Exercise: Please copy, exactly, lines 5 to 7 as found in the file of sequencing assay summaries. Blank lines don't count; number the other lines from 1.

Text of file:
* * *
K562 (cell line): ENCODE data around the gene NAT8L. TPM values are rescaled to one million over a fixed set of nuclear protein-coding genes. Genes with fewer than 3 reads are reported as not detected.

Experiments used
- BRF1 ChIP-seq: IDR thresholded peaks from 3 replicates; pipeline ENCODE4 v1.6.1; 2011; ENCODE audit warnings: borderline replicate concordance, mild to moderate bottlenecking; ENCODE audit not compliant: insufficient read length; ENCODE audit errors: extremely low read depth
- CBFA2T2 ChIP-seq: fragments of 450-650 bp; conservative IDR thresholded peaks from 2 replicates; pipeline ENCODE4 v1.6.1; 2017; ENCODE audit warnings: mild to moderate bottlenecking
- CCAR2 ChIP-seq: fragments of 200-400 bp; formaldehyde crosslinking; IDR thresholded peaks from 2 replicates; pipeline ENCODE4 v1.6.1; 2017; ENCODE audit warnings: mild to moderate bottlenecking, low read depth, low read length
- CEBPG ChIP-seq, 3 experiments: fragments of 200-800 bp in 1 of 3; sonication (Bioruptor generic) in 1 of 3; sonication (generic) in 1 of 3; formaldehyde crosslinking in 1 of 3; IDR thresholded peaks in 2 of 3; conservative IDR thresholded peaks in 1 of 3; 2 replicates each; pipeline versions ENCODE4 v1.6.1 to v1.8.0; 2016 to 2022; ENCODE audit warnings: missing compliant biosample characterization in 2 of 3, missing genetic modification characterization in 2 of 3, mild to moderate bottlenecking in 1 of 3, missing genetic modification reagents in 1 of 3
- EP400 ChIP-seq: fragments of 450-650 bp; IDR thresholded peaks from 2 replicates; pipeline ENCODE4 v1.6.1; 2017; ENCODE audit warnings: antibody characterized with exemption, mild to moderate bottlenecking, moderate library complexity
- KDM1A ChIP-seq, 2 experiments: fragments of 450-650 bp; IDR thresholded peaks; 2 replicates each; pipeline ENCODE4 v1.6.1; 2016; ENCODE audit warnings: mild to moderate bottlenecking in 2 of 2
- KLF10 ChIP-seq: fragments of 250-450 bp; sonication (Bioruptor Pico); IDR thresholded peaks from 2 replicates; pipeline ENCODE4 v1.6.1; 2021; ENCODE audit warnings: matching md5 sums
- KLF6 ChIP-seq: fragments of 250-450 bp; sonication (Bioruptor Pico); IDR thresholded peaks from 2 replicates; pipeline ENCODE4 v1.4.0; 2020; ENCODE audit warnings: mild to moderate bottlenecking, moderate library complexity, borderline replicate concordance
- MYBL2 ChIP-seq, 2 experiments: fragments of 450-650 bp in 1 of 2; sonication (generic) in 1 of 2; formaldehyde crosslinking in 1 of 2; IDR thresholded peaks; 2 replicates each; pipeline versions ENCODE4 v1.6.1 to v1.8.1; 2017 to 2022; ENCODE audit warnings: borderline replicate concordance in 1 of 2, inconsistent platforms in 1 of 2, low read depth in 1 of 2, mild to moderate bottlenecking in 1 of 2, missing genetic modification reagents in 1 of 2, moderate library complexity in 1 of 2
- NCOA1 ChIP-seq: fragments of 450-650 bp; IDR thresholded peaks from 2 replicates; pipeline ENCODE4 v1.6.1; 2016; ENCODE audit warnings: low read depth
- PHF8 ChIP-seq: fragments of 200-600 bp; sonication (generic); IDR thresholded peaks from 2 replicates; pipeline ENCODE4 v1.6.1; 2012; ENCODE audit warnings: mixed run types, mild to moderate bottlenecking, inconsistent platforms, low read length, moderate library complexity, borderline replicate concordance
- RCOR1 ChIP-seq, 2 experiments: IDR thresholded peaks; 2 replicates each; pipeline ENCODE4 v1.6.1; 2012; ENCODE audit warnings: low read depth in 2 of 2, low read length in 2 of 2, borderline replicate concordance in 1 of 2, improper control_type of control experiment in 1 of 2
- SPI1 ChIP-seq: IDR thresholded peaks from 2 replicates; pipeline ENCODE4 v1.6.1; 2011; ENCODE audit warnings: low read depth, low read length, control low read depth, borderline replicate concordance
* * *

- CCAR2 ChIP-seq: fragments of 200-400 bp; formaldehyde crosslinking; IDR thresholded peaks from 2 replicates; pipeline ENCODE4 v1.6.1; 2017; ENCODE audit warnings: mild to moderate bottlenecking, low read depth, low read length
- CEBPG ChIP-seq, 3 experiments: fragments of 200-800 bp in 1 of 3; sonication (Bioruptor generic) in 1 of 3; sonication (generic) in 1 of 3; formaldehyde crosslinking in 1 of 3; IDR thresholded peaks in 2 of 3; conservative IDR thresholded peaks in 1 of 3; 2 replicates each; pipeline versions ENCODE4 v1.6.1 to v1.8.0; 2016 to 2022; ENCODE audit warnings: missing compliant biosample characterization in 2 of 3, missing genetic modification characterization in 2 of 3, mild to moderate bottlenecking in 1 of 3, missing genetic modification reagents in 1 of 3
- EP400 ChIP-seq: fragments of 450-650 bp; IDR thresholded peaks from 2 replicates; pipeline ENCODE4 v1.6.1; 2017; ENCODE audit warnings: antibody characterized with exemption, mild to moderate bottlenecking, moderate library complexity